Publisher’s notebook: Another try at age-old problem

Are we sure we heard Fredonia village Trustee Joseph Cerrie correctly? Following a question Monday by fellow Trustee Marc Ruckman regarding discussions with the town of Pomfret in regard to consolidation, Cerrie indicated that talks have been planned and are progressing.

“We’ve been meeting with them on a regular basis,” he said.

Cerrie was not a consolidation supporter in the past. His rifts with former Mayor Michael Sullivan about any plan to team with the town on initiatives were well documented, including a plan to end separate village and town court systems.

Today, however, Cerrie sees a need to cut expenses and consolidation may be one way. This is a good thing for residents and businesses. Some may consider it progress.

Even better is trustees have a road map for more formal discussions. A report passed on to me by Dr. Rocco Doino, former Fredonia schools superintendent, was presented in 1982 as a “Report from the Committee on Village Government.”

Appointed by then village Mayor Louis Mancuso, the committee included William Locke, Norman Green, Wesley McEntarfer, Bruce Paschke, John Wrigley and co-chairs Carl Olson and Allan Austin. After going through the report, which is only 12 pages, you ultimately come to the conclusion that even after 30 years, nearly nothing has changed here or in Western New York when it comes to reducing government.

Consider some of these items taken from the 1982 report:

On the inefficiencies of too many governments: “Is it really necessary in an area with a total population of 14,000 to have two separate legislatures (town council and village board), two separate executives (supervisor and mayor), … two separate highway departments and two different clerks? Clearly not. The current situation in the village and town is only the local manifestation of a countywide problem in which 140,000 citizens support governments for two cities, 15 villages and 27 towns. It is difficult to believe that anyone would seriously argue that this is the ideal constellation of governments with which to face 20th-century problems.”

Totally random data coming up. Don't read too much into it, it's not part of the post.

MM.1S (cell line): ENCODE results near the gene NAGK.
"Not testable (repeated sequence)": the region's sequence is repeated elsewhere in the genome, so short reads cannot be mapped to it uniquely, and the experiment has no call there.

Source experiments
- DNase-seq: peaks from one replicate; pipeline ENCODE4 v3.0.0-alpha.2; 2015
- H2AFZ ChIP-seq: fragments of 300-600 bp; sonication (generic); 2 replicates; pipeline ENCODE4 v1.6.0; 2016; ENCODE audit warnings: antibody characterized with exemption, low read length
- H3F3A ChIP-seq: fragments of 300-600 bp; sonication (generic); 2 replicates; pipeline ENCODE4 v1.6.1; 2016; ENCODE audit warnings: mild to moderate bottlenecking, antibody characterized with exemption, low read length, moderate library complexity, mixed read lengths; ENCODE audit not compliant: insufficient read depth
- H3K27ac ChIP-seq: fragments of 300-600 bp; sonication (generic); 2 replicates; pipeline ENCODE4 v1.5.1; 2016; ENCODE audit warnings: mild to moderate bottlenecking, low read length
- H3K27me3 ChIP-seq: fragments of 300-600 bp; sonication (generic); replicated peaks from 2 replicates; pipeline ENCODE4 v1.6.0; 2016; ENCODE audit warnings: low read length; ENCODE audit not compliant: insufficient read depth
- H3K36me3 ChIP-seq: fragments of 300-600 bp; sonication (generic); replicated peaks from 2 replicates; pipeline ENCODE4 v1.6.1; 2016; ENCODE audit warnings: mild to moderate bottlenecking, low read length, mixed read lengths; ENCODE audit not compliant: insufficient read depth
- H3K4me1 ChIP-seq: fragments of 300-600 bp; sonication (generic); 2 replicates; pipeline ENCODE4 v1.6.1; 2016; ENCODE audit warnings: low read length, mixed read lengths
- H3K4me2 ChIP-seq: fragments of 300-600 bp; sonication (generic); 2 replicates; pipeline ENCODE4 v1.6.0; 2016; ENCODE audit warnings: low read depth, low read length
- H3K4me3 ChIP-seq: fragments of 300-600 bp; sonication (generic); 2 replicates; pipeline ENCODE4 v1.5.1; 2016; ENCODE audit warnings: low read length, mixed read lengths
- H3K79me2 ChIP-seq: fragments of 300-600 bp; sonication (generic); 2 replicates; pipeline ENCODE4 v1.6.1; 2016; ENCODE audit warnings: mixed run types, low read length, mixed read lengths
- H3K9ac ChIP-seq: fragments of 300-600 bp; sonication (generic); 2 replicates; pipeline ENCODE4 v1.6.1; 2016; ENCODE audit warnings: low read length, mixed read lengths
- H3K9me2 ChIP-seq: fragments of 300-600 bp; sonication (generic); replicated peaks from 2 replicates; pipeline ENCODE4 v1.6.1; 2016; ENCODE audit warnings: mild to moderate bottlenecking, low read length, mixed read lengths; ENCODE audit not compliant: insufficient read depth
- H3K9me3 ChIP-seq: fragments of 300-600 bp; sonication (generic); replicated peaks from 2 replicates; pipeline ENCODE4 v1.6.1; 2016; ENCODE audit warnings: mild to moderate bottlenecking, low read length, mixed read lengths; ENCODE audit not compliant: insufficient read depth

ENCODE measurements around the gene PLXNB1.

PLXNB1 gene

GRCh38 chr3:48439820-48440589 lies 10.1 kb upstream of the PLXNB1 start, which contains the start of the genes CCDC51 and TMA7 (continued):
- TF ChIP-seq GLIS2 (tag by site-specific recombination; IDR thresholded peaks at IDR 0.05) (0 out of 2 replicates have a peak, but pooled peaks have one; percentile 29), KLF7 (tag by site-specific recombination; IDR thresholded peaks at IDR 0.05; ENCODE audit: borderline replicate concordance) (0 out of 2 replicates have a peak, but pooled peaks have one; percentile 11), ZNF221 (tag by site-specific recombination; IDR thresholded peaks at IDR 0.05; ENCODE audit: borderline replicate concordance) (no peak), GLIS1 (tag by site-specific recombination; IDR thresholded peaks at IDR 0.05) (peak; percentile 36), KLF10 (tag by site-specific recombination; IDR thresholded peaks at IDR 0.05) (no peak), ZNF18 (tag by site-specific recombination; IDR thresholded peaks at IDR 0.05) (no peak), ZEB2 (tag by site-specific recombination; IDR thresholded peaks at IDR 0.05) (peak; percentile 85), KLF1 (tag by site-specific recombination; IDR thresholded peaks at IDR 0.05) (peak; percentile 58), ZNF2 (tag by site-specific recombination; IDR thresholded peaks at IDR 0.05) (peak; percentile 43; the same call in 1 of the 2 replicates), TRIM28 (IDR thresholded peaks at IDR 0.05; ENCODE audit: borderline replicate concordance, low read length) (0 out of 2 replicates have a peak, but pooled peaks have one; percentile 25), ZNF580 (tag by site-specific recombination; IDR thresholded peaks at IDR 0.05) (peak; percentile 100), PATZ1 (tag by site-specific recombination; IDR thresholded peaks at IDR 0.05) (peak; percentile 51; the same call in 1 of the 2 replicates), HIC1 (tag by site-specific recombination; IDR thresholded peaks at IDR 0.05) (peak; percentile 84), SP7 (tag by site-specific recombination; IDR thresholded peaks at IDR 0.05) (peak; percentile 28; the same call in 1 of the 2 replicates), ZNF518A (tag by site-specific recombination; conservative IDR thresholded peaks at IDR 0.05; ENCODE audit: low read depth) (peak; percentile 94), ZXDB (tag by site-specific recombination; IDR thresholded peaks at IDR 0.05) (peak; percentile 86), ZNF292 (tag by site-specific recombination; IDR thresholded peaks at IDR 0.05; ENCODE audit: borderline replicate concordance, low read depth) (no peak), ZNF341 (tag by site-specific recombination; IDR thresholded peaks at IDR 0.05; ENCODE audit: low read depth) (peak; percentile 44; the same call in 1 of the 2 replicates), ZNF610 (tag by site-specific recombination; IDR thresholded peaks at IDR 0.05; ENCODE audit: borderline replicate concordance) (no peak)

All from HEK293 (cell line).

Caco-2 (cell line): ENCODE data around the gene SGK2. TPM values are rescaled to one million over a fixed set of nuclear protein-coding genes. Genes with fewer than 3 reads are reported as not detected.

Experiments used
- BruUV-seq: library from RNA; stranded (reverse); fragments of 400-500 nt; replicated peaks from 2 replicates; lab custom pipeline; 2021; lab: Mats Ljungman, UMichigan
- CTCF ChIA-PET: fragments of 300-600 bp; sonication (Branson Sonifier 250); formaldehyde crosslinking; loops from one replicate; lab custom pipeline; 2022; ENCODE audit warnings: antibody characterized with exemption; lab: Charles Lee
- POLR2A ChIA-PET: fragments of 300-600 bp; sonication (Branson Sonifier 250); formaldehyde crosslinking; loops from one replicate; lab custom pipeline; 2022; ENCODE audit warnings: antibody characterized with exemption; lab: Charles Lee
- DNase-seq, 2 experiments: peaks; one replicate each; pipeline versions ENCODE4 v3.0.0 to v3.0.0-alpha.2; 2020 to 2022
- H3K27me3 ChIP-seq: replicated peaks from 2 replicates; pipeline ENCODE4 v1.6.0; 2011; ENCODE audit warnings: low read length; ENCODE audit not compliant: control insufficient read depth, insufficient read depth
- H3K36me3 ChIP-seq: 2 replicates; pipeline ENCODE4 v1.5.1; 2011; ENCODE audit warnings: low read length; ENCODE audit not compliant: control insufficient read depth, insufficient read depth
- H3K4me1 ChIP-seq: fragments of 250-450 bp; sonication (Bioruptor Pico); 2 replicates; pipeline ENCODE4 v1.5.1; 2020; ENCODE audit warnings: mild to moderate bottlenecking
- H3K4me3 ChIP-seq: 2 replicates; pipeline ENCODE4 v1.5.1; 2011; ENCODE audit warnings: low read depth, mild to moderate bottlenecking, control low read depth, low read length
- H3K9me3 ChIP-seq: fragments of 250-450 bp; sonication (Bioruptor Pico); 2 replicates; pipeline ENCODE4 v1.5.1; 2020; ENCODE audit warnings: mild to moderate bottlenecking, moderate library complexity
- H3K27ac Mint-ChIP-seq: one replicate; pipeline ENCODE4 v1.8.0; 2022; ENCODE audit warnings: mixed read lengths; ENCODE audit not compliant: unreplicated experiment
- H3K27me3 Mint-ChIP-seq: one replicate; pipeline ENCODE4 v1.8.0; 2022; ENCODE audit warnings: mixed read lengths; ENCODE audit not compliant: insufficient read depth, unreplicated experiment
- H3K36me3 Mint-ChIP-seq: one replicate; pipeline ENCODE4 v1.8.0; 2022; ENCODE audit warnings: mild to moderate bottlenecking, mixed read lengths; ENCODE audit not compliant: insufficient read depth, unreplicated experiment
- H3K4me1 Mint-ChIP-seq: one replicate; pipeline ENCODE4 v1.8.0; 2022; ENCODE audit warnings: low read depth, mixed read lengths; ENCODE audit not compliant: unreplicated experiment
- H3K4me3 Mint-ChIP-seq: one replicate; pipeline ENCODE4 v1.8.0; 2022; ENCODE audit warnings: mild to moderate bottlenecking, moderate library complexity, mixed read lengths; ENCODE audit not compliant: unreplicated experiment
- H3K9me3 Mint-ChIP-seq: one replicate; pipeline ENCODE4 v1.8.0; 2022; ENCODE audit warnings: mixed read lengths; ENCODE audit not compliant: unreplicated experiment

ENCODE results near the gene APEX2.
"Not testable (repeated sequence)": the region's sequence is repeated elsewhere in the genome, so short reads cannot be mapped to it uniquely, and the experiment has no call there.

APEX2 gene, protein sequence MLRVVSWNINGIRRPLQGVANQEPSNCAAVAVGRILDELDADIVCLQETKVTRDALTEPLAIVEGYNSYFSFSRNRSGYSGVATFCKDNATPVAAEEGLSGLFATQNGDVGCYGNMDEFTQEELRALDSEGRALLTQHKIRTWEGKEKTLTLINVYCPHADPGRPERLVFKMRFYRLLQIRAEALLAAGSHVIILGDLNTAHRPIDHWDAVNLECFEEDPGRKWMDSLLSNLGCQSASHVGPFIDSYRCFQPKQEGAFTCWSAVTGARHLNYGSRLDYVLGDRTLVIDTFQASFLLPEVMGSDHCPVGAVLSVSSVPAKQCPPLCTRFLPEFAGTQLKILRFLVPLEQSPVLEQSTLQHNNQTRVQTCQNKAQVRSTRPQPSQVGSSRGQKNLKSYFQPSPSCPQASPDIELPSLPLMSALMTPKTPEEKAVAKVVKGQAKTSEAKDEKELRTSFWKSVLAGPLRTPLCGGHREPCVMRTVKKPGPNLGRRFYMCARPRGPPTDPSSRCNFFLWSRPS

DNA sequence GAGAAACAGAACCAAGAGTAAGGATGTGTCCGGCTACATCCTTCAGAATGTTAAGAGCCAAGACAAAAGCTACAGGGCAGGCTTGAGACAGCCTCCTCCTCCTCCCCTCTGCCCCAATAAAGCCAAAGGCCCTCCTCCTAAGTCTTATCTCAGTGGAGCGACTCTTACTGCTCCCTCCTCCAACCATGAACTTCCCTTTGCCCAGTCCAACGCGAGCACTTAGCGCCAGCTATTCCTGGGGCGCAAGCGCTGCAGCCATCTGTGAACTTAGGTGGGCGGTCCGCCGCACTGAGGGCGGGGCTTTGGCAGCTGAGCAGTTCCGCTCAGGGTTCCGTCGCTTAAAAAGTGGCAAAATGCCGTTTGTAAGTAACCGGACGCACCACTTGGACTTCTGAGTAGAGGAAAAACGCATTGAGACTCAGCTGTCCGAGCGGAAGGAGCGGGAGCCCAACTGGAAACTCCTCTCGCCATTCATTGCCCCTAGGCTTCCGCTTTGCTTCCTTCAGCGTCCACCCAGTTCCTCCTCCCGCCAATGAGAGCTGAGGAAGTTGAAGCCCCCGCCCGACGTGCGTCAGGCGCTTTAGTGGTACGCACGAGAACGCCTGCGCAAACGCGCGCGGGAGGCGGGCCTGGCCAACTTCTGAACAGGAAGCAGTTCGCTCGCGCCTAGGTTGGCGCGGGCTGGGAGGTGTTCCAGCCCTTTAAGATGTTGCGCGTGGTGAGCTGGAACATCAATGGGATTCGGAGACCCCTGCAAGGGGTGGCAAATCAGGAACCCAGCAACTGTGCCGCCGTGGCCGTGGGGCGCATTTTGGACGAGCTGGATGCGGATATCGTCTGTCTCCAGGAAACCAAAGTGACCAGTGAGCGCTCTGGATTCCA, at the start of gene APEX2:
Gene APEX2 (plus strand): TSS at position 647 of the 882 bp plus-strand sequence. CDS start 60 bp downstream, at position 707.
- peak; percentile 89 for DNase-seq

Regarding recommendations to dissolve or merge: “The major practical difficulties of this sort will probably center around the petitions taken by two groups who may have the most reason to preserve the present system – elected officials of the town and village and employees of the town and village. Would the fact that change may mean fewer opportunities for public service and employment in the area lead these groups to oppose change? There may also be a substantial group of people who would oppose structural change because of the loss of identity for historically important units such as the village and town.”

These two examples alone prove that those serving on the committee knew what they were up against.

After the proposal was completed, the village did nothing with it. Current talks between the village and town must not have the same outcome.

John D’Agostino is OBSERVER publisher. Send comments to or call 366-3000, ext. 401.